Smile Makers , 17:40
Is it possible that you're lubricating even though you are not turned on?

Dr Jess , 17:46
Surely, you surely are lubricating, even when you're not turned on because that's the natural, that's the natural function of these glands. They're not they're not lubricating only to prepare for sex. Okay, not lubricating only to prepare for an entry of something. There are moments where you know, and every woman would have experienced this, you just jolliby be walking along your way. And then you find that Oh, I feel a little bit better. I feel something seeping through my underwear. Yeah, like a little blob of liquid. You're not turned on. Right? Yeah, but you feel natural secretions happening because lubrications they're different types. You've got lubricants, this constant discharge of liquid from your uterus, through your cervix out into your vagina. And your vagina is not a vault that holds everything in, there is an opening. So over time, there will be some secretions that are that's what we see is sometimes natural discharge, or now on our underwears. At other times, you get the lubrications from your Bartholin glands or sit a little bit lower in your vulva. Then you get the lubrication from the skin glands, which surround your urine hole, which is your urethra. So these fans are in constant motion. They're constantly working to keep the area lubricated, because if they don't work and they cease working, when you're not aroused, you are going to have one hell of a dry vulva over.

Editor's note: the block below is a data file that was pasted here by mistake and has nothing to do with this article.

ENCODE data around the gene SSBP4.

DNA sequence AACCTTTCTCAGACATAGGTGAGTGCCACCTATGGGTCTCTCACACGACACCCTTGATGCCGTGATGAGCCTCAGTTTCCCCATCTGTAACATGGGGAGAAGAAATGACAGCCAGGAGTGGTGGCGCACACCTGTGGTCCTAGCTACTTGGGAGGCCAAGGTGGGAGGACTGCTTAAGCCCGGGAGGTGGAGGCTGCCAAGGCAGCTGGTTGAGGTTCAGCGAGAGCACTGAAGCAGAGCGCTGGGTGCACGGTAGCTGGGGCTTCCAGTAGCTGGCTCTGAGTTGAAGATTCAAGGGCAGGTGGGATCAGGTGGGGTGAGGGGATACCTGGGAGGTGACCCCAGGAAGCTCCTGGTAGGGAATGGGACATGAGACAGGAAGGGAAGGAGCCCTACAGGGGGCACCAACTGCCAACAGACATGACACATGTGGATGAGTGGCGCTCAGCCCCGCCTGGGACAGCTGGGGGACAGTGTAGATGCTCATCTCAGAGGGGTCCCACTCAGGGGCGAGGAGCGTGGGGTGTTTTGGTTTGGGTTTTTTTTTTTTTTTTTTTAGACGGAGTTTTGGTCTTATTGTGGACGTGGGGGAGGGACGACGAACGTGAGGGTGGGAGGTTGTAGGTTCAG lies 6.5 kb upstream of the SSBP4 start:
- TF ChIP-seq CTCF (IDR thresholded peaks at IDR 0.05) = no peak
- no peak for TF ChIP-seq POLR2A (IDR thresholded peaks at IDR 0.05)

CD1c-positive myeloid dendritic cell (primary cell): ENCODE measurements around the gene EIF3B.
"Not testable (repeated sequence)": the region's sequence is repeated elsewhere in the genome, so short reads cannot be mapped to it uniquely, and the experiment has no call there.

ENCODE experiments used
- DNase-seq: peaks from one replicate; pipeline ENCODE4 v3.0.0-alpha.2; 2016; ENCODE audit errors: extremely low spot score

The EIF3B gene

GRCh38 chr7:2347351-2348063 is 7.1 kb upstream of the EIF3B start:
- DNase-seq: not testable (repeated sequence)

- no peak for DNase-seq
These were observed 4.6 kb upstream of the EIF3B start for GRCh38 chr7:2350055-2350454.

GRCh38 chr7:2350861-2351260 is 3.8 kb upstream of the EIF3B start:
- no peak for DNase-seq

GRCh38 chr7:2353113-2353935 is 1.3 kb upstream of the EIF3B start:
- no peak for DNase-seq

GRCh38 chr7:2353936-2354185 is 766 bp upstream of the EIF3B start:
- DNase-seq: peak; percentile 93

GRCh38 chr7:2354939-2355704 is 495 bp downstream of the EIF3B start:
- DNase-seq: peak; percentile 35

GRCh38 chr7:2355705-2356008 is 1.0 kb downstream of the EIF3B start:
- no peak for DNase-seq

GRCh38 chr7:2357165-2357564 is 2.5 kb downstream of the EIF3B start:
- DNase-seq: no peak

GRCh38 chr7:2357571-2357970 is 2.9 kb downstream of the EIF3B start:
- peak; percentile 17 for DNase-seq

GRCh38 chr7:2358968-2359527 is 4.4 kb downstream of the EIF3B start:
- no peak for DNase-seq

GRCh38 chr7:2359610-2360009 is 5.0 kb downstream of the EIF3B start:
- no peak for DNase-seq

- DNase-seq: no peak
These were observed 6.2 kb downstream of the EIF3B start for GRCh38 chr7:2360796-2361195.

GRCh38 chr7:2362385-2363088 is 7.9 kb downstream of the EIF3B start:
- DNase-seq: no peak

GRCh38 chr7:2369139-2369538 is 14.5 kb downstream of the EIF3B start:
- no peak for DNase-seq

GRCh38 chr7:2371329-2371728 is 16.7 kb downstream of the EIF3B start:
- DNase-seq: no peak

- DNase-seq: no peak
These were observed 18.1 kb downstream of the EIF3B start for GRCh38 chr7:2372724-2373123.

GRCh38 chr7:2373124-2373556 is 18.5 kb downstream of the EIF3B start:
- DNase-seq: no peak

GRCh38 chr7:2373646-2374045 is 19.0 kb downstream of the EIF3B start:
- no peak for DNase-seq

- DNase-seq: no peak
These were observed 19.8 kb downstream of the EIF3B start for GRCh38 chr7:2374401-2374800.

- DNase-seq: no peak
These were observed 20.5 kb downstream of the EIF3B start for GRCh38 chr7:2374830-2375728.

Smile Makers , 19:05
Okay. Thank you very much started just to answer all our questions. It's been very enlightening. And we hope to see you soon again For more on this.

Dr Jess , 19:17
No worries to see you always very happy to chat with you. Thank you.

Smile Makers , 19:27
We hope you enjoyed this episode of Clitastic Chronicles and found snippets of wisdom that you can apply to your own sexual health. If you liked this podcast, share it around with your friends and give us a five star review on Apple podcasts or wherever you're getting your podcast from. This will help us make it easy to find. For more sex positivity. head to our website at SmileMakersCollection.com.